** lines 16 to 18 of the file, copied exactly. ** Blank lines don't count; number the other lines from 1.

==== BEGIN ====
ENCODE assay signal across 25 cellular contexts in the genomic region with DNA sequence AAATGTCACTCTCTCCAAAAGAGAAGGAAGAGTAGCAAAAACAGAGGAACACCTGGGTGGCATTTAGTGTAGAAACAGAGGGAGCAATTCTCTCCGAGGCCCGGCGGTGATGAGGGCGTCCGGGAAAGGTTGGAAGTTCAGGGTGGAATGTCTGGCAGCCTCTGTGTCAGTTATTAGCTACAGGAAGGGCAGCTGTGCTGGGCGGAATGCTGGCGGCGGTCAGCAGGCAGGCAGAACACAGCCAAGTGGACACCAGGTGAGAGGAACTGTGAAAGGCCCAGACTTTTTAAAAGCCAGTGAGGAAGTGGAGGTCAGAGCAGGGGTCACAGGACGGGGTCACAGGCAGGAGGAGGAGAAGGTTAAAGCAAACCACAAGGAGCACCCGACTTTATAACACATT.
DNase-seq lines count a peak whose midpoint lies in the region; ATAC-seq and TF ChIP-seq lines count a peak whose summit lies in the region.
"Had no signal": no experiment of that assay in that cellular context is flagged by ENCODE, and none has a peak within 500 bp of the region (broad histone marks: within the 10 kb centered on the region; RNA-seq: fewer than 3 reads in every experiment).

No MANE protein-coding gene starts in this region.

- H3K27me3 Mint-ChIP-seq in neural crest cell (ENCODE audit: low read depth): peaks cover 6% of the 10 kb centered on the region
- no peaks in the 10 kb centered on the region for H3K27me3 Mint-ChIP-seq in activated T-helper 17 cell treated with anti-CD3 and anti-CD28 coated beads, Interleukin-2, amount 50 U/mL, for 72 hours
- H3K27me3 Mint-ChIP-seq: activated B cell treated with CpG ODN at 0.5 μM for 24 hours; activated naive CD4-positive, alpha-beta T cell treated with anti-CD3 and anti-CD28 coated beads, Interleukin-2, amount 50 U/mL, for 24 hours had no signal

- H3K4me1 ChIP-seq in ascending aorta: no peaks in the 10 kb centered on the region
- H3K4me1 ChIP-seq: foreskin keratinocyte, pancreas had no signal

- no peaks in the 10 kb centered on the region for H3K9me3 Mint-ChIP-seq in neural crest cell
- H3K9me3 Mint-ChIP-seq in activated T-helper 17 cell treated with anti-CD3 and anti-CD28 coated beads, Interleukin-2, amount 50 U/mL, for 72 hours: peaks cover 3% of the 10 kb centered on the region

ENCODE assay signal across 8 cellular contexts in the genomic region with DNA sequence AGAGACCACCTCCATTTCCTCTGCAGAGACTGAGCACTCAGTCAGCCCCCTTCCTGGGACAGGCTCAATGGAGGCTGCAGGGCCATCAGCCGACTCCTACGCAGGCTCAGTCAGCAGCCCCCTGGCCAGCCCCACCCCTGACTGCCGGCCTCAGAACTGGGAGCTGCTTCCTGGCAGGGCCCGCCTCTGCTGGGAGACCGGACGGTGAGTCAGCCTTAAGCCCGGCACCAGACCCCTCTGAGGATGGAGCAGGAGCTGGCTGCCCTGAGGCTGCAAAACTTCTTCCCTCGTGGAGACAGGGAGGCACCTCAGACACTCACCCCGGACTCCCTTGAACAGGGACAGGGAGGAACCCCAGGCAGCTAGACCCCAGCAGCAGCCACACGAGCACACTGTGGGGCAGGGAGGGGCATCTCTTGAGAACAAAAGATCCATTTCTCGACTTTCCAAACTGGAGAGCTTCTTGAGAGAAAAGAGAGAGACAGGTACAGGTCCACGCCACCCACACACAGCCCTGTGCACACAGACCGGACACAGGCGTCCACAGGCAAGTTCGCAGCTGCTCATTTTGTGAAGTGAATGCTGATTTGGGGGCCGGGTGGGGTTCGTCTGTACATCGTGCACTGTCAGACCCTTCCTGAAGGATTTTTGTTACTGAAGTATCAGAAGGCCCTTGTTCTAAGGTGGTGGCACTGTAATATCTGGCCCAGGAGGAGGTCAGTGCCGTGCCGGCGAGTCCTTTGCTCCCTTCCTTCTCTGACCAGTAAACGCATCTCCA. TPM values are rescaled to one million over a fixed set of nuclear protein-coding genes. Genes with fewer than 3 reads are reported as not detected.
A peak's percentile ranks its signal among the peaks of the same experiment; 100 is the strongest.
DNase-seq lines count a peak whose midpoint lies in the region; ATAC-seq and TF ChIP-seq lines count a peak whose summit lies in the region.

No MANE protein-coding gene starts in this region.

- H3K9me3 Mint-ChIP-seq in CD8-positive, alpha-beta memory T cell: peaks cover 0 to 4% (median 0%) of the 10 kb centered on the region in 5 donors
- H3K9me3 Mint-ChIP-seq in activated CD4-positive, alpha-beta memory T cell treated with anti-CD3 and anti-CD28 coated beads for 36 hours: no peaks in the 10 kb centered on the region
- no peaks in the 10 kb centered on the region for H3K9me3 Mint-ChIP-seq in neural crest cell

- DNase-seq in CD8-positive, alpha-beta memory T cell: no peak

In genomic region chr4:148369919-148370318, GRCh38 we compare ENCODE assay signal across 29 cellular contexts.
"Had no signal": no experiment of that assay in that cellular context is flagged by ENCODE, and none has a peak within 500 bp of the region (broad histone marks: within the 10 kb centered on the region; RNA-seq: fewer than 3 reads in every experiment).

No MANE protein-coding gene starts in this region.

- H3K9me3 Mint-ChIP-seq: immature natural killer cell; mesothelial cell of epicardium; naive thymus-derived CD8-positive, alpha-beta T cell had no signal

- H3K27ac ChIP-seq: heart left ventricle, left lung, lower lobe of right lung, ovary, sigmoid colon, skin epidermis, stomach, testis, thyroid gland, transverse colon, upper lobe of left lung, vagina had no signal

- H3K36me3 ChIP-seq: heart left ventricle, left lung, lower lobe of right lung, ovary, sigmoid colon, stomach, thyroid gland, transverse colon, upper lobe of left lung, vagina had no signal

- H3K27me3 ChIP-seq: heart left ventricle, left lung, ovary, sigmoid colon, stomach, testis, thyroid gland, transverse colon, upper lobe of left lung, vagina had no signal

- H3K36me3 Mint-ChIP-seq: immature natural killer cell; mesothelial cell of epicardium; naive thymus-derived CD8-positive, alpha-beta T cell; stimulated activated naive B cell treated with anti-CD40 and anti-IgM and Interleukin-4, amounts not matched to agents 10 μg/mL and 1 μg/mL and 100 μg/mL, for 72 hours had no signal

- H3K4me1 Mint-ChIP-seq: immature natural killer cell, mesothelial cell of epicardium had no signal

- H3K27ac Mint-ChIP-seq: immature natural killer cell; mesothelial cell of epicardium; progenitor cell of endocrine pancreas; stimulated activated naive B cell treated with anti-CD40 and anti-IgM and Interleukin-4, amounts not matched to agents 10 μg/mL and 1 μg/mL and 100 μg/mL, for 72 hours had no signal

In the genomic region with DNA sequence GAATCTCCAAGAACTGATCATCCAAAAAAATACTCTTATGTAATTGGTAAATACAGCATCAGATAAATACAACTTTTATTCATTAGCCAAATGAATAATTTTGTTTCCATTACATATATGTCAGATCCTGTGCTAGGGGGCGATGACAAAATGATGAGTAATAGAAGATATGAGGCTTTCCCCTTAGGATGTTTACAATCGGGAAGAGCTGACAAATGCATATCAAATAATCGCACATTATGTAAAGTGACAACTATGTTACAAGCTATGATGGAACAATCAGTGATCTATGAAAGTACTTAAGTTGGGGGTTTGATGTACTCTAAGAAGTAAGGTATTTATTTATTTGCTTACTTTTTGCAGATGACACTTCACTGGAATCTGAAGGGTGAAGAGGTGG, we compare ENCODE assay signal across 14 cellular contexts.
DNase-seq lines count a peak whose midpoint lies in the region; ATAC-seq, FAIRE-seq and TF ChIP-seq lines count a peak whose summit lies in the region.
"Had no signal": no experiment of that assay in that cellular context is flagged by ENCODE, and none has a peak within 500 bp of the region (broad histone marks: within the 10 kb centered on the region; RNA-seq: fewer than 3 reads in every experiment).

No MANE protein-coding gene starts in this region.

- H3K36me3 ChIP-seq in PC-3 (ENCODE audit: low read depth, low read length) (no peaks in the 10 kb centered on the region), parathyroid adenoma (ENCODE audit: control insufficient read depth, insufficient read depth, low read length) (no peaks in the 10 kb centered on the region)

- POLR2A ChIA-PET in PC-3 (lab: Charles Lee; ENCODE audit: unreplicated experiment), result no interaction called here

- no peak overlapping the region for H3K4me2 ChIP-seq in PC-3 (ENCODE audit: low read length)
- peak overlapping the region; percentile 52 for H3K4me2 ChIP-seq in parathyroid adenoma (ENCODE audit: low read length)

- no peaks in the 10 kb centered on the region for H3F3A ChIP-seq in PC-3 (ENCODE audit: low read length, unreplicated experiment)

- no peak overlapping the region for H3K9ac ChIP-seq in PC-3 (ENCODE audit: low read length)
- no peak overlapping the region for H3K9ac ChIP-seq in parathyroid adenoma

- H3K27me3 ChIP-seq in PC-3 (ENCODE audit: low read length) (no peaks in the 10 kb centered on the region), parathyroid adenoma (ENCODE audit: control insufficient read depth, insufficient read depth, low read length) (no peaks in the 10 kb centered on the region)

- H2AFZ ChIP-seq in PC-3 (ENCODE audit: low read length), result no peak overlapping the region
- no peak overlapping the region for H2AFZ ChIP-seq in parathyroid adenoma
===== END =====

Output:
- H3K9me3 Mint-ChIP-seq in CD8-positive, alpha-beta memory T cell: peaks cover 0 to 4% (median 0%) of the 10 kb centered on the region in 5 donors
- H3K9me3 Mint-ChIP-seq in activated CD4-positive, alpha-beta memory T cell treated with anti-CD3 and anti-CD28 coated beads for 36 hours: no peaks in the 10 kb centered on the region
- no peaks in the 10 kb centered on the region for H3K9me3 Mint-ChIP-seq in neural crest cell